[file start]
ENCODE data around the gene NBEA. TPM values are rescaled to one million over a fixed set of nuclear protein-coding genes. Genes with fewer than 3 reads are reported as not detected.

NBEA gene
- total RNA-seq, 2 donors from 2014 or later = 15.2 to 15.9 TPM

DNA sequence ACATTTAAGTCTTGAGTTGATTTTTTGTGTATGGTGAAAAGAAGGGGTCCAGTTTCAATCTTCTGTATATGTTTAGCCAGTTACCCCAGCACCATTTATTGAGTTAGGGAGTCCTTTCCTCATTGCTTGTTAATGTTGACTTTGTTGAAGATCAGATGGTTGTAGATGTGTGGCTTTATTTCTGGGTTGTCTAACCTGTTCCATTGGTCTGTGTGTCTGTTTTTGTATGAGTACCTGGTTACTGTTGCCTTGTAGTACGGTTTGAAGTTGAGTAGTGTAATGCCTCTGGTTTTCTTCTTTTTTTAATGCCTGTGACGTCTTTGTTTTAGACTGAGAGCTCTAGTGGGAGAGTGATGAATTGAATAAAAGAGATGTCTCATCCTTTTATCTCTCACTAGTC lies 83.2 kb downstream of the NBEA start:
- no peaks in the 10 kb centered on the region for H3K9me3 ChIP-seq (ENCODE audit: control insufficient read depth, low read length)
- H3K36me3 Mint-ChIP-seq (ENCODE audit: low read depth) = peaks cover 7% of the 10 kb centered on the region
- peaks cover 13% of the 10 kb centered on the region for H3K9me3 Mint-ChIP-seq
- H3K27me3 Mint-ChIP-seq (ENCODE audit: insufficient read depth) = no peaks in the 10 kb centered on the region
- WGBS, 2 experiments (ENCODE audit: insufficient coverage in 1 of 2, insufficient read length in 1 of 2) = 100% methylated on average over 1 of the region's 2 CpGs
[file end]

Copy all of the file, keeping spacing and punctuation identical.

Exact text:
ENCODE data around the gene NBEA. TPM values are rescaled to one million over a fixed set of nuclear protein-coding genes. Genes with fewer than 3 reads are reported as not detected.

NBEA gene
- total RNA-seq, 2 donors from 2014 or later = 15.2 to 15.9 TPM

DNA sequence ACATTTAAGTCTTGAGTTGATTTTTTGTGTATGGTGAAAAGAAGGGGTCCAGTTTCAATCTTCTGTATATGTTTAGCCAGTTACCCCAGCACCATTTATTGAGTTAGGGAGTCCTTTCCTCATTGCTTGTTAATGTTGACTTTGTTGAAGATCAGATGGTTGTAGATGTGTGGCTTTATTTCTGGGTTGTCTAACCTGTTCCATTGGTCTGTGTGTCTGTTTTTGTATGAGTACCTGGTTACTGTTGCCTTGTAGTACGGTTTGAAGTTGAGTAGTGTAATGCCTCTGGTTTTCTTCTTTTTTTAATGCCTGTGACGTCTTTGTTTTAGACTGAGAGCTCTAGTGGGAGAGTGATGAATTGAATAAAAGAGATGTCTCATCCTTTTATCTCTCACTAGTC lies 83.2 kb downstream of the NBEA start:
- no peaks in the 10 kb centered on the region for H3K9me3 ChIP-seq (ENCODE audit: control insufficient read depth, low read length)
- H3K36me3 Mint-ChIP-seq (ENCODE audit: low read depth) = peaks cover 7% of the 10 kb centered on the region
- peaks cover 13% of the 10 kb centered on the region for H3K9me3 Mint-ChIP-seq
- H3K27me3 Mint-ChIP-seq (ENCODE audit: insufficient read depth) = no peaks in the 10 kb centered on the region
- WGBS, 2 experiments (ENCODE audit: insufficient coverage in 1 of 2, insufficient read length in 1 of 2) = 100% methylated on average over 1 of the region's 2 CpGs